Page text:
Another method to get ideas for your emails

I write 200+ words a day – this article has 691 words.

A writer who I deeply admire has a daily newsletter, to which I subscribed as soon as I found out he had one. Back then, it wasn’t easy, as the newsletter subscribing box was somewhat hidden. Nowadays, the site was remastered, and everything is easy to find.

He sent those emails for a very long time, and each of them was leaving an echo in my mind. His writing style makes me see a lot of aspects from a fresh perspective – he has a vast culture and experience, and can connect things that I had no idea until then they are even remotely related.

He now got to the point where he struggles to find topics for the next emails, and tried to discuss some of the alternatives he is facing.

The only method that he didn’t mention is “get inspiration from your readers.” That is, he has a lot of readers on that newsletter, and I’m positive some will have some questions they’d like him to answer.

As polished as his site looks, it’s missing, in my opinion, a simple way to getting feedback. Let’s say I want to write him something : how do I do that?

I read somewhere that the best two kinds of feedback systems are:
– a ticket support system
That is, if I send him a message, I want to be sure he received it, and I’d also like to know if he read it. Plus, the conversation is all in one place. It’s way better than the email, because, with email, you can’t know for sure if he even got that email in the first place.

– an anonymous feedback system
If someone wants to send feedback / suggestion, without giving his/her name (not matter the reason), how can that person do that?
I had this implemented on my Romanian Math site here:
Send anonymous message
and I received some very interesting suggestions over the years. I received genuine praise, genuine hate, poorly written spam, and valuable suggestions. Of course, he would decide what suggestions to accept, but if he implements that anonymous feedback system, and mention the link in every email, and welcomes those suggestions, I’m sure he’ll never run out of the ideas ever.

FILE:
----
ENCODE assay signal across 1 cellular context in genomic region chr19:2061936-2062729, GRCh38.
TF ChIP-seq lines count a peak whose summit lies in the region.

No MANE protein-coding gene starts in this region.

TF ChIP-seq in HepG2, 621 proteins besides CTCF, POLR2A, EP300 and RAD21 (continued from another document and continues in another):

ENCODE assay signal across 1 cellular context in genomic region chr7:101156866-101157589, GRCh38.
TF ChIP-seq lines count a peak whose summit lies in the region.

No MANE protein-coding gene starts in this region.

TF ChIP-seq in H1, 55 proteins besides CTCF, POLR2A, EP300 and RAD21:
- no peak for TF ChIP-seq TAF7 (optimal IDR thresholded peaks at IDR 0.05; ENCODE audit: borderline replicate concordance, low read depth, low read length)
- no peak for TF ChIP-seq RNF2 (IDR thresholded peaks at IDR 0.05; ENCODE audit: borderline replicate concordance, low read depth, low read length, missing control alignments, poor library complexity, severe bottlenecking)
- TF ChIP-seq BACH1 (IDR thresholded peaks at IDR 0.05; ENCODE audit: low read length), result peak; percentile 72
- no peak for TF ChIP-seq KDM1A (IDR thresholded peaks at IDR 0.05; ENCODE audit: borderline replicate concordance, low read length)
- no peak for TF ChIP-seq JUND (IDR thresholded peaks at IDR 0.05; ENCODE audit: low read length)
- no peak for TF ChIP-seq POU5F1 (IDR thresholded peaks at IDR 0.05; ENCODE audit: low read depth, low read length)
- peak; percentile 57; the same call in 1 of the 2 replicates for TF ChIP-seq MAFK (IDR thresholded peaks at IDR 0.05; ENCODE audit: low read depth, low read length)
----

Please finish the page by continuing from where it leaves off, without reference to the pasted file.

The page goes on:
Why not replying directly to the address from which the newsletter is send? Some people simply have questions that they are ashamed to ask, like “I want to write my own book, but I have no idea where to start”, because of their ego. Yet, the same persons would love to read his answer to that, but some topics simply don’t appear in that newsletter.

Some persons just want to give feedback, stripped of any identifiable metadata (like their identity). They sometimes don’t even want a reply to that feedback – they just want to deliver that particular message, in a way that’s easy, and guaranteed to arrive to the owner of the site.

In my opinion, it’s a misalignment between “I, the writer, struggle with what topics to talk about” and “We, the readers, don’t have a simple way to suggest topics we’d like you to discuss”, emphasize on “suggest”, as in “we’d like it” not as in “you must answer those, or we’ll unsubscribe”. If I didn’t know him better, I would say he writes for himself, not for the readers.

Plus, it’s more fun to answer to an actual question, than to try to invent a question.

I removed any references to that person (name/website) from this post, so you can’t say for sure who I was talking about, and he can’t be upset if he ever reads it.

I was wondering if I should tell him this directly, but I decided against it. It might be considered unsolicited feedback, and I hate to do things that are not appreciated. One idea I remember from his is “mind your own business”. He’s 100% right – why not write this as a post on my site, instead of just an unsolicited feedback? 🙂

http://lunlun.com/2/how-to-write-when-you-have-no-inspiration/

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